Hispanic man says an acid attacker accused him of invading the United States

MILWAUKEE: Milwaukee police arrested a man suspected of throwing battery acid at a man who says his attacker asked him: Why did you come here and invade my country?

Police said Monday they arrested a 61-year-old white man suspected of Friday night's attack, but they have not identified him. Police said they are investigating the case and charges are expected Tuesday.

Mahud Villalaz suffered second degree burns to the face. He said the attack happened after a man confronted him about how he had parked his car and accused him of being illegally in the United States. Villalaz, 42, is a US citizen who emigrated from Peru.

The attack comes amid an increase in hate crimes targeting immigrants that investigators and extremism experts say is linked to the dominant political rhetoric.

At a press conference on Monday, Milwaukee Mayor Tom Barrett expressed his shock at the attack and blamed President Donald Trump for inciting hatred against minorities. The president has repeatedly referred to migrants trying to cross the border between the United States and Mexico as an invasion.

Highlighting someone because they are of Hispanic origin is simply incorrect. And we know what is happening, said Barrett, a Democrat. Everyone knows what is happening. Because the president talks about it daily, people feel they are licensed to persecute Hispanics. And it's wrong. ''

the White House He did not comment immediately.

Un informe publicado el año pasado por la Liga Anti-Difamación dijo que las opiniones extremas anti-inmigrantes se han convertido en parte de la corriente política en the últimos años a través de una retórica aguda por parte de grupos y políticos anti-inmigración, incluido Trump.

The surveillance video shows the confrontation but does not include audio.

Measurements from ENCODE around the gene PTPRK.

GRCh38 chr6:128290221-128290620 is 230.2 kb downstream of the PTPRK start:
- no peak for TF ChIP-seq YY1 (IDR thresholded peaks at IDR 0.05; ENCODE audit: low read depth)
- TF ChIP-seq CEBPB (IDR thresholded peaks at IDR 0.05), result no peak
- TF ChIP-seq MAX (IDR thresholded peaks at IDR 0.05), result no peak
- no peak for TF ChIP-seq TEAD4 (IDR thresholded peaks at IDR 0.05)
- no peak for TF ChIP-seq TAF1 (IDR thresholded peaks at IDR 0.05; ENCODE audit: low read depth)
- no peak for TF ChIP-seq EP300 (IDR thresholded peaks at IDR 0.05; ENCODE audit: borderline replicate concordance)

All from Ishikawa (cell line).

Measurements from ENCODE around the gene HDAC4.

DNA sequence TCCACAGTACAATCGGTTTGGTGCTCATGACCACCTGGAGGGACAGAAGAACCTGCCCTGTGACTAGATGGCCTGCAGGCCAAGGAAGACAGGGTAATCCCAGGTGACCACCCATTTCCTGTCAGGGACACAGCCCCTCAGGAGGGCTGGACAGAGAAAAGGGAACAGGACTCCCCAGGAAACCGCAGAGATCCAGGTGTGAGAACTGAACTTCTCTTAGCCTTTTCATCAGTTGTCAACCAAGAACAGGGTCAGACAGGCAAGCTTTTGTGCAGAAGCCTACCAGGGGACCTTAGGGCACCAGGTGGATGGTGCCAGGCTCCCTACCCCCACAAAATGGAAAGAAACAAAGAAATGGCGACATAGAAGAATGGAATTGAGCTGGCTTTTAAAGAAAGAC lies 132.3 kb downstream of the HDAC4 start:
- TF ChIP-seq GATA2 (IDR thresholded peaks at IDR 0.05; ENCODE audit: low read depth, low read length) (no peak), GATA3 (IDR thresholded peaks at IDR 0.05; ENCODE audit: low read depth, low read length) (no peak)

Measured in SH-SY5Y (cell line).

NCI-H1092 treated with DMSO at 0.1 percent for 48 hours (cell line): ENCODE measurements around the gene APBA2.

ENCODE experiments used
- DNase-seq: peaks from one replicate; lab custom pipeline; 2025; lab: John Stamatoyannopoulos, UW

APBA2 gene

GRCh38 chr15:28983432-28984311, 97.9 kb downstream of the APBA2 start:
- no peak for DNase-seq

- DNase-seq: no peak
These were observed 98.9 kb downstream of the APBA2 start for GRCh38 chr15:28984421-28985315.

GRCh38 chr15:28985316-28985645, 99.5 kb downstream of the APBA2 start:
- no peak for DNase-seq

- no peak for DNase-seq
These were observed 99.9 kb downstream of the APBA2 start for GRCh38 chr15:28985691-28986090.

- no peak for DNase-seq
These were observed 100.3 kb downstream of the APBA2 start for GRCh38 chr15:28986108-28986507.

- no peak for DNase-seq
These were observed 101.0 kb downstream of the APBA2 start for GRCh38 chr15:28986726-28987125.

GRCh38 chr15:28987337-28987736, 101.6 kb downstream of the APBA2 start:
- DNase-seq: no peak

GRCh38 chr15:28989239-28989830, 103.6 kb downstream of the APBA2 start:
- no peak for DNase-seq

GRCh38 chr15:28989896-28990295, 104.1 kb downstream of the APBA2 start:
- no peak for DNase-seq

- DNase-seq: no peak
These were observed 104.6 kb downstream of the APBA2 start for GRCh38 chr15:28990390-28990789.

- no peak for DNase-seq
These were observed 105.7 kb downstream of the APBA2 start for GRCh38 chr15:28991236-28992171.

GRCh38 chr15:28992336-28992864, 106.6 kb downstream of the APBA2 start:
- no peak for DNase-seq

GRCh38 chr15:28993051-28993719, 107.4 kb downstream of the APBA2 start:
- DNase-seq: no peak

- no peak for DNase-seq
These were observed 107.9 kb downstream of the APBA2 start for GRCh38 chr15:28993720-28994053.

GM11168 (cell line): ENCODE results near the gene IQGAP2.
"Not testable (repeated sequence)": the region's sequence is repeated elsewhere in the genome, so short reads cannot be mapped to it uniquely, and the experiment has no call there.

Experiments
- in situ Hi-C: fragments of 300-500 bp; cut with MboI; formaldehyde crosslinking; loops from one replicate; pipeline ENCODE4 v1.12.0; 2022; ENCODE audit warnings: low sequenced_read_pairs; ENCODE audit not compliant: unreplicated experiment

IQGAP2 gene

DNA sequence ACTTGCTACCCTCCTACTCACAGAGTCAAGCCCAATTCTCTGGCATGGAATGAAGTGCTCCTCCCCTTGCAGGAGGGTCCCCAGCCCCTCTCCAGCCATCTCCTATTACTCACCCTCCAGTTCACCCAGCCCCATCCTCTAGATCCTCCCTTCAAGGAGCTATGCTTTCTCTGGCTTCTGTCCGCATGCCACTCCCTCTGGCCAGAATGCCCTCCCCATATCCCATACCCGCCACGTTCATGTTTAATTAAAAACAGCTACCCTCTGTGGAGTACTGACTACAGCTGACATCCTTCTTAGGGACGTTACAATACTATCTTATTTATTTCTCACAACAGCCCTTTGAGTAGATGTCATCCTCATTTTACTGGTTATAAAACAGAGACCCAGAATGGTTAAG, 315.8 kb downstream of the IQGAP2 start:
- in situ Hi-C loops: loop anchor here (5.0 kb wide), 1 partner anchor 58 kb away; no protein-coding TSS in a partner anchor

Villalaz dijo a the periodistas el sábado que se dirigía a un restaurante mexicano para cenar cuando un hombre se le acercó y le dijo: No puedes estacionar aquí. Estás haciendo algo ilegal. Dijo que el hombre también lo acusó de estar en the Estados Unidos. ilegalmente y de invadir el país.

He said he ignored the man and moved his truck to another block. But when he returned to the restaurant, the man was waiting for him with an open bottle, Villalaz said.

the man again accused him of being in the US illegally, Villalaz said. He then told the man that he was a citizen and that "everybody came from somewhere else here,'' Villalaz said.

That's when he says the man threw acid at him. Villalaz turned his head and the liquid covered the left side of his face.

Villalaz's sister told the Associated Press on Monday that her brother believes the man was prepared and wanted to attack someone.

He is in shock. He says he can't conceive how someone would try to harm someone like that, Villalaz said in Spanish.

She said her brother is recovering. She said the doctor who treated him said he helped immediately wash his face several times inside a restaurant. His family created a page to cover his medical expenses.

Los datos recopilados por el FBI mostraron un aumento del 17% en the delitos de odio en the EE. UU. En 2017, el tercer aumento anual consecutivo. Los incidentes antihispánicos aumentaron un 24%, de 344 en 2016 a 427 en 2017, según the datos del FBI. De the delitos motivados por el odio por la raza, el origen étnico o la ascendencia, casi la mitad involucraba a afroamericanos, mientras que aproximadamente el 11% fueron clasificados como prejuicios antihispánicos.

Brian Levin, director del Centro para el Estudio del Odio y el Extremismo de la Universidad Estatal de California-San Bernardino, publicó un estudio en julio que encontró un aumento del 9% en the delitos de odio denunciados a la policía en las principales ciudades de EE. UU. En 2018. Levin encontró un modesto Disminución de the delitos de prejuicio contra las personas hispanas o latinas _ de 103 en 2017 a 100 en 2018 _ en 10 ciudades principales, incluidas Nueva York, Chicago y Los Ángeles. Sin embargo, Levin ha dicho que the totales probablemente habrían aumentado el año pasado si no fuera por una caída inexplicada de the delitos de prejuicio antihispánico reportados para Phoenix, de 25 en 2017 a 10 en 2018.

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